“Everyone should be able to be on-call for the whole service!”
Yeah, that’s a great ideal: it’d be awesome if everyone in the team were able to handle any incoming incident, but that is not what happens. Large teams tend to grow to cover too many responsibilities too fast, so it ends up being impossible for any one individual to know everything about the system.
There are select exceptions though: the leads that created the product. These folks—if they are still around—have grown with the product and have sufficient knowledge to troubleshoot most problems under the pressure of a production outage. Unfortunately, these outlier folks tend to be the ones with the power to change the status quo. In turn, this makes change harder because they don’t realize that there is a problem.
As a result of these two attitudes, on-call operations seem cheap from the management’s perspective: there is only one person on-call at any given time for the whole team who, somehow, manages to resolve all issues assigned to them. There are often delays in resolving incidents and there are repeats of those outages, sure, but they aren’t large enough or frequent enough to be concerning. (Narrator voice: until they are.)
What’s not so clear is that every other team member that is not on-call is also wasting time to resolve incidents because they are keeping an eye on past and ongoing issues. First, previous on-call individuals carry past issues well into their “off” periods, disturbing their deliverables. Remember that context switches are harmful to productivity, and those switches are even worse if they require talking to customers. And, second, past and new incidents pull random engineers from the team to help, preempting their assigned work.
Under this model, it is really difficult to quantify how much time is spent caring for production, so it is impossible to properly budget such time against feature work. “Just put one person on-call” should not be a convincing argument without data. It is also hard to identify recurring issues and follow up on them with long-term fixes, so the service’s quality degrades over time.
What’s the alternative, assuming there is one? It turns out that there is, and it is what I mentioned at the beginning of the post:
- a clear “on” / “off” split for operational support;
- a clear process to transfer ongoing incidents to the following on-call person, along with an expectation that this is the normal thing to do; and
- a clear distinction between mitigation practices and resolution efforts.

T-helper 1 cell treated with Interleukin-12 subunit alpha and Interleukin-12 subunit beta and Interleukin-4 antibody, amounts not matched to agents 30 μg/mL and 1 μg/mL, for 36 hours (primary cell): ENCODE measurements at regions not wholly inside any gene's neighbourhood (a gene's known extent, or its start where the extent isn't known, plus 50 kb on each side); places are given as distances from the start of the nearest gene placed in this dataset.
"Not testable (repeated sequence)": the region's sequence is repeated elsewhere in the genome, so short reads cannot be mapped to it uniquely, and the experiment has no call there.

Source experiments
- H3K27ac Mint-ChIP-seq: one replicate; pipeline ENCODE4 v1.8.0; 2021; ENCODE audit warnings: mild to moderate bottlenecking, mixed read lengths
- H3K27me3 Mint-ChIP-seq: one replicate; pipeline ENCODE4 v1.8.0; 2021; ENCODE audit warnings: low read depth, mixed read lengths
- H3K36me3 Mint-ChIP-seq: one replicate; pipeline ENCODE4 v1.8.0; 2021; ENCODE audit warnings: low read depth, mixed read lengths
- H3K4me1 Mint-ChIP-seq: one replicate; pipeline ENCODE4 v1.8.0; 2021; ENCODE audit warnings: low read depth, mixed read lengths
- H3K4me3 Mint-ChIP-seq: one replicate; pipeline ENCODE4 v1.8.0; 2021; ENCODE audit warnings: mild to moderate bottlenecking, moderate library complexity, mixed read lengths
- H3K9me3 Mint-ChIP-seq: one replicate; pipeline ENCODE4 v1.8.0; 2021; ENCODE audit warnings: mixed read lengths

Simply put: whenever a person is on-call, all incidents come to this person and this person owns them until they are mitigated or until their shift ends, whatever happens first. Once mitigated, the on-call files follow-up repair tasks, and these tasks are assessed against other priorities in the following planning meeting. The main difference from the fire-hose approach is that, once a person’s “on” shift ends, they can get back to their past-assigned and pre-planned work.
If these practices are strictly followed, it quickly becomes clear whether a single on-call person can sustain the health of the service or not. If a single person cannot, incidents will backlog or they will not be mitigated correctly. At that point, management will have to allocate additional people to handle incidents. And if they assign extra people to on-call operations, they can also choose to invest in root cause resolution to reduce overall service load, reducing the total number of people assigned to operations at any given time. (But yes, whether this extra investment happens or not is orthogonal to exposing costs and I don’t want to get into that. Sometimes management will simply not want to invest in extra reliability and on-call health will be terrible. Run if you can?)
To summarize: this is yet another case where the practice of doing “the right thing” (in SRE terms) by forcing a strict “on” / “off” division exposes the reality that a system may be more expensive to operate than previously believed, whereas the common practice of assigning tickets in a sticky manner is equally expensive, if not more so, while also causing dissatisfaction.
In the next post, I’ll conclude this series by looking at how fancy software frameworks hide non-programming costs and how those costs are often eaten by people that may not have a choice.